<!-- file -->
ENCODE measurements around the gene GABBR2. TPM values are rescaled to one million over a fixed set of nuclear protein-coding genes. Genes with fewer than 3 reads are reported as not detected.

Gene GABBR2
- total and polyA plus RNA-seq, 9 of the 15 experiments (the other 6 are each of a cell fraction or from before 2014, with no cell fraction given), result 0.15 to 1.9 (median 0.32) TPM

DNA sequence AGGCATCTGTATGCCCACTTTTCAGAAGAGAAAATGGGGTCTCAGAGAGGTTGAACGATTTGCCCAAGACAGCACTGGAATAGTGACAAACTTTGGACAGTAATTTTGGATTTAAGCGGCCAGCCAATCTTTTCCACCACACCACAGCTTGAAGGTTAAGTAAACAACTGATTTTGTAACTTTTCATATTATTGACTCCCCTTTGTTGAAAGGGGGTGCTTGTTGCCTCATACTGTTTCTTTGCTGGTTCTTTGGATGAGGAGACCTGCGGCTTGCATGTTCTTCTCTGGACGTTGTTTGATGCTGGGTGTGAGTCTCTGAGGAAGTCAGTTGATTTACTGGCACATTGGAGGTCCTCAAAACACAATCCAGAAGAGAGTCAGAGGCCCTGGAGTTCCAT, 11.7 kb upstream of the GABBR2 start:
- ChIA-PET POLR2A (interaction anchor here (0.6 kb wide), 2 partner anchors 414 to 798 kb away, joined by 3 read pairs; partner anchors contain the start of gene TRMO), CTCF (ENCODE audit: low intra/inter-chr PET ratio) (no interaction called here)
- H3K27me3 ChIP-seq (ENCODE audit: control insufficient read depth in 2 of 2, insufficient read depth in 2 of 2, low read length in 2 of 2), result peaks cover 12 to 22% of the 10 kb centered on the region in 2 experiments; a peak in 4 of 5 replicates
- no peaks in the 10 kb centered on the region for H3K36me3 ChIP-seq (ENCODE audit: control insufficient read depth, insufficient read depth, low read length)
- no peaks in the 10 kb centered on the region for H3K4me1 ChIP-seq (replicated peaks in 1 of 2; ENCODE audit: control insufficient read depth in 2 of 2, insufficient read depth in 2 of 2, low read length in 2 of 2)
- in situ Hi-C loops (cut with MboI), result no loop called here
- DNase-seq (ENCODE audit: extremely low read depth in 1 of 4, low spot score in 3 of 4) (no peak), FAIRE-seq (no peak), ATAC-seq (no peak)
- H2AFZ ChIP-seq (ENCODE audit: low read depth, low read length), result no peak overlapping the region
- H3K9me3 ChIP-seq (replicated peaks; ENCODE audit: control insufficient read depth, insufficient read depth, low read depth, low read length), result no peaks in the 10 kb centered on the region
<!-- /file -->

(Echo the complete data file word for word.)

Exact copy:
ENCODE measurements around the gene GABBR2. TPM values are rescaled to one million over a fixed set of nuclear protein-coding genes. Genes with fewer than 3 reads are reported as not detected.

Gene GABBR2
- total and polyA plus RNA-seq, 9 of the 15 experiments (the other 6 are each of a cell fraction or from before 2014, with no cell fraction given), result 0.15 to 1.9 (median 0.32) TPM

DNA sequence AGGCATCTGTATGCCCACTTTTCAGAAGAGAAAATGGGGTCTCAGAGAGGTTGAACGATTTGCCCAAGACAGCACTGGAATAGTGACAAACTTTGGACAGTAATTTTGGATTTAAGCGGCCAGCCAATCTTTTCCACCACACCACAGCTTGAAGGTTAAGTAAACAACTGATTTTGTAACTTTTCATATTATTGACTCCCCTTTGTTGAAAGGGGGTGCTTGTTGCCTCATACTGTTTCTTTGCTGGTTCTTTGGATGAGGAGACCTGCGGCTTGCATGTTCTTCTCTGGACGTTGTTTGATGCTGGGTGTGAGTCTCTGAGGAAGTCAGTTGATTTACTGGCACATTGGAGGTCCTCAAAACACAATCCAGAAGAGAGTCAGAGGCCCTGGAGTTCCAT, 11.7 kb upstream of the GABBR2 start:
- ChIA-PET POLR2A (interaction anchor here (0.6 kb wide), 2 partner anchors 414 to 798 kb away, joined by 3 read pairs; partner anchors contain the start of gene TRMO), CTCF (ENCODE audit: low intra/inter-chr PET ratio) (no interaction called here)
- H3K27me3 ChIP-seq (ENCODE audit: control insufficient read depth in 2 of 2, insufficient read depth in 2 of 2, low read length in 2 of 2), result peaks cover 12 to 22% of the 10 kb centered on the region in 2 experiments; a peak in 4 of 5 replicates
- no peaks in the 10 kb centered on the region for H3K36me3 ChIP-seq (ENCODE audit: control insufficient read depth, insufficient read depth, low read length)
- no peaks in the 10 kb centered on the region for H3K4me1 ChIP-seq (replicated peaks in 1 of 2; ENCODE audit: control insufficient read depth in 2 of 2, insufficient read depth in 2 of 2, low read length in 2 of 2)
- in situ Hi-C loops (cut with MboI), result no loop called here
- DNase-seq (ENCODE audit: extremely low read depth in 1 of 4, low spot score in 3 of 4) (no peak), FAIRE-seq (no peak), ATAC-seq (no peak)
- H2AFZ ChIP-seq (ENCODE audit: low read depth, low read length), result no peak overlapping the region
- H3K9me3 ChIP-seq (replicated peaks; ENCODE audit: control insufficient read depth, insufficient read depth, low read depth, low read length), result no peaks in the 10 kb centered on the region